The passive loss rules prevent losses from investment activities where the taxpayer is merely “passively” involved from offsetting income that the taxpayer actively “materially participates” in earning.

Normally, a person can deduct one’s losses against his or her income. But there are some restrictions on this. Several years ago, in the 1980s, individuals who had large amounts of income would attempt to offset that income by investing in businesses that typically generated tax losses but still produced positive cash flow. For example, they would invest in real estate businesses (partnerships) so they could take non cash depreciation deductions along with interest deductions, and property taxes among others. Essentially, these types of investments served as a tax shelter—allowing the investor to offset their income (from other sources) by all their losses from the investment activity. (In this context, a tax shelter is an investment where a significant part of the taxpayer’s return is derived from the realization of tax savings along with appreciation of the underlying asset overtime).

Congress responded to this tax shelter strategy by enacting IRC § 469. Before 1986, there were few limitations placed on a taxpayer’s ability to utilize deductions from one activity against the income from another activity. Today the application of these rules is very broad.

a. Which taxpayers are subject to the passive loss rules?

The passive loss rules apply mainly at the individual (1040) level. However, these rules effect the deductibility of flow though losses to partners of partnerships and shareholders of S corporations. They also apply to losses from trusts, estates, and personal service corporations.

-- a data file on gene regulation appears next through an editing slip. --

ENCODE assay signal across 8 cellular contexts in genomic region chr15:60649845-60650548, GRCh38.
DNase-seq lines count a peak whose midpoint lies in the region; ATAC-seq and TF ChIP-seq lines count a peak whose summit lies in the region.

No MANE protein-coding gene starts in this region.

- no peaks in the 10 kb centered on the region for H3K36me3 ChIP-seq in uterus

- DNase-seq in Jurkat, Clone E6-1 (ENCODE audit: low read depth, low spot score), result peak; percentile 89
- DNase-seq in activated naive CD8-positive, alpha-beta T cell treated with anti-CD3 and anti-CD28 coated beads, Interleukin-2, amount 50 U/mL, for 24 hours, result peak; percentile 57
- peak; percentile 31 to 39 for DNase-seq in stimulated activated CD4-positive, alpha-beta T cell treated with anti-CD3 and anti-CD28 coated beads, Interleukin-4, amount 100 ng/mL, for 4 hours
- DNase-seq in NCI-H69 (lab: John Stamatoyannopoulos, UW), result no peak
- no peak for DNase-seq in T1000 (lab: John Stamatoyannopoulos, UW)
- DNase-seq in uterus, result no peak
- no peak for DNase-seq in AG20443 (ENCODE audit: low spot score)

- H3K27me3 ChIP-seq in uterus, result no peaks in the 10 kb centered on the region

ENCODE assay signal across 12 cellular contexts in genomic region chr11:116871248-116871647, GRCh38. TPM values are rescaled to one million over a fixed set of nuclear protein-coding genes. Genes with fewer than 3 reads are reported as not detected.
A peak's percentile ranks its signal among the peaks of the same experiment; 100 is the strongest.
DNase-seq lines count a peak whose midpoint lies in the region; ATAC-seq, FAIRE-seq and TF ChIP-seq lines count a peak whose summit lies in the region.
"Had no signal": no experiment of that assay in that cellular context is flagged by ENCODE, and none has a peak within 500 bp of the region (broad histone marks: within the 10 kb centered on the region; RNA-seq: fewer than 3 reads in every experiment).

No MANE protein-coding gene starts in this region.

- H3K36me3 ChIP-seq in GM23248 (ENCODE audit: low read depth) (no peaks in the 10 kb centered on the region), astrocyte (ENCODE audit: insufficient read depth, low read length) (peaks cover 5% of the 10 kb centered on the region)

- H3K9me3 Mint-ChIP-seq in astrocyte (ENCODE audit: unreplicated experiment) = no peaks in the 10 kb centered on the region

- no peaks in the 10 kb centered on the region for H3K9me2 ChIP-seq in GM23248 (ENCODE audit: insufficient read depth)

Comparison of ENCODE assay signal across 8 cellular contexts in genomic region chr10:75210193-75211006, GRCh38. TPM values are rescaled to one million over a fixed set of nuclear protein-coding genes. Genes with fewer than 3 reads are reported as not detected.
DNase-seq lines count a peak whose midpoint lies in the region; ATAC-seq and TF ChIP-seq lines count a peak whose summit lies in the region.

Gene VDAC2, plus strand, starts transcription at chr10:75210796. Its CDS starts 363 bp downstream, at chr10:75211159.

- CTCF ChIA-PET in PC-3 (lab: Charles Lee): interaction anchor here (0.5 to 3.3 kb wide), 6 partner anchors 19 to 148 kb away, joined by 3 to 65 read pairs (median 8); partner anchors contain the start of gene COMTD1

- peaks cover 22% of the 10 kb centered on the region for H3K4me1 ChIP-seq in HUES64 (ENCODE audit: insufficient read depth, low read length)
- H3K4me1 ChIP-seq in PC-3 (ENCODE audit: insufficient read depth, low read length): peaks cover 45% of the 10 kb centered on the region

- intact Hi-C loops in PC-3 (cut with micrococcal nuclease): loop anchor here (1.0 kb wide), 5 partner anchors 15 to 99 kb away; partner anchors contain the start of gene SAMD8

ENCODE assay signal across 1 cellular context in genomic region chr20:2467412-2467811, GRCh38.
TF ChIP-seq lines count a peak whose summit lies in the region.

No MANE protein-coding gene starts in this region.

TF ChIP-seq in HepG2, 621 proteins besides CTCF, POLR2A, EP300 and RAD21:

A taxpayer who owns an interest in an activity as a limited partner or member is not treated as materially participating in the activity by definition.

b. What is a “passive activity”?

Generally, a passive activity is any activity that may be considered an investment or a trade or business that the taxpayer does not “materially participate” in. Material participation means that a taxpayer is involved in the operations of the activity on a regular, continuous and substantial basis. The participation level is determined on an annual basis and the regulations under code 469 spell out what requirements are necessary to be considered to have “materially participated in an activity.”

Passive activity expenses and losses are those expenses and losses attributable to passive activities that generate income. Such expenses and losses can generally only be used to offset income from passive activities. Expenses and losses that exceed passive activity gross income may be carried forward until such excess is used up or offset against any gains on the disposition of a passive activity. Passive activity gross income includes gain from the disposition of property used in a passive activity at the time of the disposition.